Our business is founded on the importance of collaboration, and communication is the heart of collaboration. At Knarr, we have always been a fully remote organization and intentionally developed our internal communication strategy based on that fact. But many people are not used to working from home every day. You may have worked from home a day or two here and there, but doing it every day, and alongside a fully remote team, is a huge difference and requires a big adjustment. Luckily we’ve spent years working out the kinks in our own organization and are here to help pass down Knarr’s secrets to developing an effective internal communications strategy for your remote team.
Why is it important to manage your business’ internal communications?
Communication is the lifeblood of any organization. Our society, and as a result our businesses, are constructed largely around communication with others, so working to intentionally communicate better and more effectively needs to be at the top of every leader’s objectives.
The keyword there is “effectively,” increasing the amount of time people are talking to each other can sometimes cause more harm than good.
The technology and the processes don’t do anything by themselves, it’s about the people those things enable. Without managing a communication strategy very intentionally, organizations will have issues maintaining high levels of productivity, especially in times like today where COVID-19 is keeping most of the world working from home.
What can be the impact of poor internal communication?
The biggest impact of an intentional communication strategy isn’t about the time saved but comes in the form of accountability. Many organizations and people have taken the word “collaboration” to mean “as many people as possible working on the same problem.” As a result, many people have turned into meeting matchmakers, where they will invite eight people to a “working meeting” about an item they should have been able to do by themselves, without having done any preparation for the meeting.
It’s a practice that is too often tolerated in organizations, and most of the time, people don’t realize they are doing it. Having no communication strategy fosters a lack of accountability, which ultimately affects the quality of your products and services. That’s not to say that everyone needs to be extremely rigid, teams should come together to help solve problems, but meetings should be intentional and specific with an agenda and clear objectives so that you use others’ time respectfully and effectively.
How can I improve my business’ internal communications?
The first thing you should do is understand the differences between synchronous communication and asynchronous communication. Synchronous communication is a real-time conversation. This applies to both verbal communication, i.e. meetings and phone calls, as well as chat communications, such as Slack, Teams, or text messages. These methods of communication imply immediacy and priority, which means they should be communicating things that require a task to be accomplished immediately and at a high priority. Asynchronous communication is when you send a communication to someone and the response is expected at a later time or date or if no response is required. This comes in the form of detailed emails, task lists, and notes.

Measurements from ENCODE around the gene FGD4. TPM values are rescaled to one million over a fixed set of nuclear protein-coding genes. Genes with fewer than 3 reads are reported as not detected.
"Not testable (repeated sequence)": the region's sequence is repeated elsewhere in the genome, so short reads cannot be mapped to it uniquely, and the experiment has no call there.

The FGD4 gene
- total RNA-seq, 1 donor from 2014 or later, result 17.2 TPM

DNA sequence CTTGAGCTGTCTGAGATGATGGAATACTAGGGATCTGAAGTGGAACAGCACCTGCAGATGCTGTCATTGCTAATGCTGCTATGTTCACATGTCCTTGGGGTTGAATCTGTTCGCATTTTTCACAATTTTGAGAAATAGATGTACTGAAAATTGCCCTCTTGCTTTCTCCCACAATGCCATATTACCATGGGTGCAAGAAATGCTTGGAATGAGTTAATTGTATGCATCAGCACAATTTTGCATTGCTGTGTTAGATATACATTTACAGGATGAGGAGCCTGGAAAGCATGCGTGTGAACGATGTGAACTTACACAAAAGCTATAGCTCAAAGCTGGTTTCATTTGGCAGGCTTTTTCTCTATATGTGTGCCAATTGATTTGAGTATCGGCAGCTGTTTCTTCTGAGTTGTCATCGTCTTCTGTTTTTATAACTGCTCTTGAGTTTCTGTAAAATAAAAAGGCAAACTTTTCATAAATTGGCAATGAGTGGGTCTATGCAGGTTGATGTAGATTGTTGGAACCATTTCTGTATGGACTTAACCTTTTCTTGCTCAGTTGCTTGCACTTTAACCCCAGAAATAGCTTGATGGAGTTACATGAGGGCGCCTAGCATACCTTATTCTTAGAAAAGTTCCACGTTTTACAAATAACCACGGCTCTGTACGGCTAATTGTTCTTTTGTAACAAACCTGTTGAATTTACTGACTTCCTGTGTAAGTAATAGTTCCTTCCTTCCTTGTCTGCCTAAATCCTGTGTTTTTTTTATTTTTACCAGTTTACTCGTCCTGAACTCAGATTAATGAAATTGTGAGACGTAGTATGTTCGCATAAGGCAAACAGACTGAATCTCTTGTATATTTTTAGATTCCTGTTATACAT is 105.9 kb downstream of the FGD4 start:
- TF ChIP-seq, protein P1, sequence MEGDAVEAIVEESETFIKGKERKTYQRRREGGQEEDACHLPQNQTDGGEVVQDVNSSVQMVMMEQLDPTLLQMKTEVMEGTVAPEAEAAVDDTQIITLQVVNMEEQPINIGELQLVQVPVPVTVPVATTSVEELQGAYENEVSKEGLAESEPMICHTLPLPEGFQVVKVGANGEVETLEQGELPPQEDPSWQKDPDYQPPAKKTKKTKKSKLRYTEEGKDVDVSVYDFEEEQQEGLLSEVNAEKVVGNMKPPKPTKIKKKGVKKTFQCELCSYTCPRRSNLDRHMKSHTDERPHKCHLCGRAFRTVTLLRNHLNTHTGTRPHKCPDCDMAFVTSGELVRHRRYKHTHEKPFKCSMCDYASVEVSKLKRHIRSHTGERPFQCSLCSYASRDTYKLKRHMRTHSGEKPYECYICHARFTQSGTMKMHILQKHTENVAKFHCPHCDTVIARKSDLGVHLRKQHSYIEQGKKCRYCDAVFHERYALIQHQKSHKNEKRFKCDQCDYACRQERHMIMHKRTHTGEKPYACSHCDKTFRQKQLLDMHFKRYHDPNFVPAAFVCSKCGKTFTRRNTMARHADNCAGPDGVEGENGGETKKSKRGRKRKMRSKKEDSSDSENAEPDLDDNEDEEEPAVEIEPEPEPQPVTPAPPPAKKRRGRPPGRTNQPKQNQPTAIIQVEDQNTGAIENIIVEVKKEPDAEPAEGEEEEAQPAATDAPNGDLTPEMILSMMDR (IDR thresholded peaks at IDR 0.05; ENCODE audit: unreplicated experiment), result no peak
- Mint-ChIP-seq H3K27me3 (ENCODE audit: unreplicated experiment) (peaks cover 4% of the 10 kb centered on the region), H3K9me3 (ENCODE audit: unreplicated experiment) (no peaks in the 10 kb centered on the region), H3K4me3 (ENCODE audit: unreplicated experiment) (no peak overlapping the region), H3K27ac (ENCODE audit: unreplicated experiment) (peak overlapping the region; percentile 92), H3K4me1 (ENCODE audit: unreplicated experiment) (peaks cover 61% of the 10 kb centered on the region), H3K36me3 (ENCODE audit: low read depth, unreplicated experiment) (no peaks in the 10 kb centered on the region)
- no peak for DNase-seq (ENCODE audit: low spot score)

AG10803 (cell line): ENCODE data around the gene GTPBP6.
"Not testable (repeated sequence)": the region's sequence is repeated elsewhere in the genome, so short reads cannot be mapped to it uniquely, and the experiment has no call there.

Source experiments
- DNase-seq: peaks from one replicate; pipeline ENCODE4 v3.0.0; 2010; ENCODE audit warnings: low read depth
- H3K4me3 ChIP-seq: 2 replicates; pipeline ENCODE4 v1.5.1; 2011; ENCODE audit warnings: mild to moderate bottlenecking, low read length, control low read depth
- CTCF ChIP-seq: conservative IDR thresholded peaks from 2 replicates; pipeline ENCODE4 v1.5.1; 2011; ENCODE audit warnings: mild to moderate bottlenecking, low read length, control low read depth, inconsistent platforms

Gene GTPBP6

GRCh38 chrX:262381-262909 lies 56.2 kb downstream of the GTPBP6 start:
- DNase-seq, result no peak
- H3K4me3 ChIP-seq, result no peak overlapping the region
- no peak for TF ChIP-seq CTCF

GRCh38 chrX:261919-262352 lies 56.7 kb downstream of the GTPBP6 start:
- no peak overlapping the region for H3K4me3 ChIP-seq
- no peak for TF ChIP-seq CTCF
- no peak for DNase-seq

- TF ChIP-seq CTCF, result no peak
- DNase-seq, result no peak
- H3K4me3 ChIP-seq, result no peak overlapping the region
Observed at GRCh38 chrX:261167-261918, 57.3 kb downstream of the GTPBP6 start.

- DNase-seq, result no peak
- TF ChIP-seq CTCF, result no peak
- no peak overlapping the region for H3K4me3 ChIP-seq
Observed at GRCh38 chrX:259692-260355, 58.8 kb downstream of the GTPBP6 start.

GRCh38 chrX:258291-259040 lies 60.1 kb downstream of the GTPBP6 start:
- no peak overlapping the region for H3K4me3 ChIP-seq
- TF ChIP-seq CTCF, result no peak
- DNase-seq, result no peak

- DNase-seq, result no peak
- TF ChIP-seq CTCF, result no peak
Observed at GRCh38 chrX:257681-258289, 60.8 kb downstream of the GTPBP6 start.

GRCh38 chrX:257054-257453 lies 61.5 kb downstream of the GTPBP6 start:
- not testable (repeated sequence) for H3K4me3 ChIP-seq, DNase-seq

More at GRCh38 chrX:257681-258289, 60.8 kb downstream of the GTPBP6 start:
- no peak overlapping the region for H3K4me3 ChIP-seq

At Knarr, we prioritize asynchronous communication as much as possible, which means we try to get our work done ourselves until a conversation or meeting is required. This allows for the inherent flexibility within a remote team’s schedule and prioritizes the team’s effectiveness. We try to have only a few standing meetings for critical processes that happen at regular intervals, such as sprint planning. Otherwise, we rely on tools to manage our internal communication.
When we do have a meeting, the expectation is that the meeting will be specific, have an agenda, and all of the meeting participants are prepared with context before the meeting. This responsibility falls on the person calling the meeting, which means that person needs to prepare. We want to avoid situations wherein any meeting participant shows up to a call not knowing what it’s about and what is expected, which allows us to minimize time spent explaining problems and maximize time spent solving them.
What tools or services can I use to help improve my internal communication?
To enable our internal communication we rely heavily on a few important tools, you can read about them in our blog post our preferred tools here.
What can leadership do to strengthen internal communication in a remote environment?
Teams need to be particularly cognizant of the fact that the people you work with are still people. Through only communicating over emails and phone calls, it can be easy to forget that you’re working with other humans who are trying their best to figure things out just as you are. It’s easy to get frustrated with people through a computer screen, but we have to remember, and leadership needs to foster, that we’re all in this together.
People who used to rely on seeing people at the office to ask questions and get things done must adapt. When possible, open virtual office hours or video calls with your team to help foster a personal connection and promote transparency. A lot of problems at companies are solved at the water cooler or coffee station because people run into each other and chat. This can’t happen in a remote environment, at least not directly, so a solid communication strategy and culture of transparency will help continue surfacing both ideas and issues.
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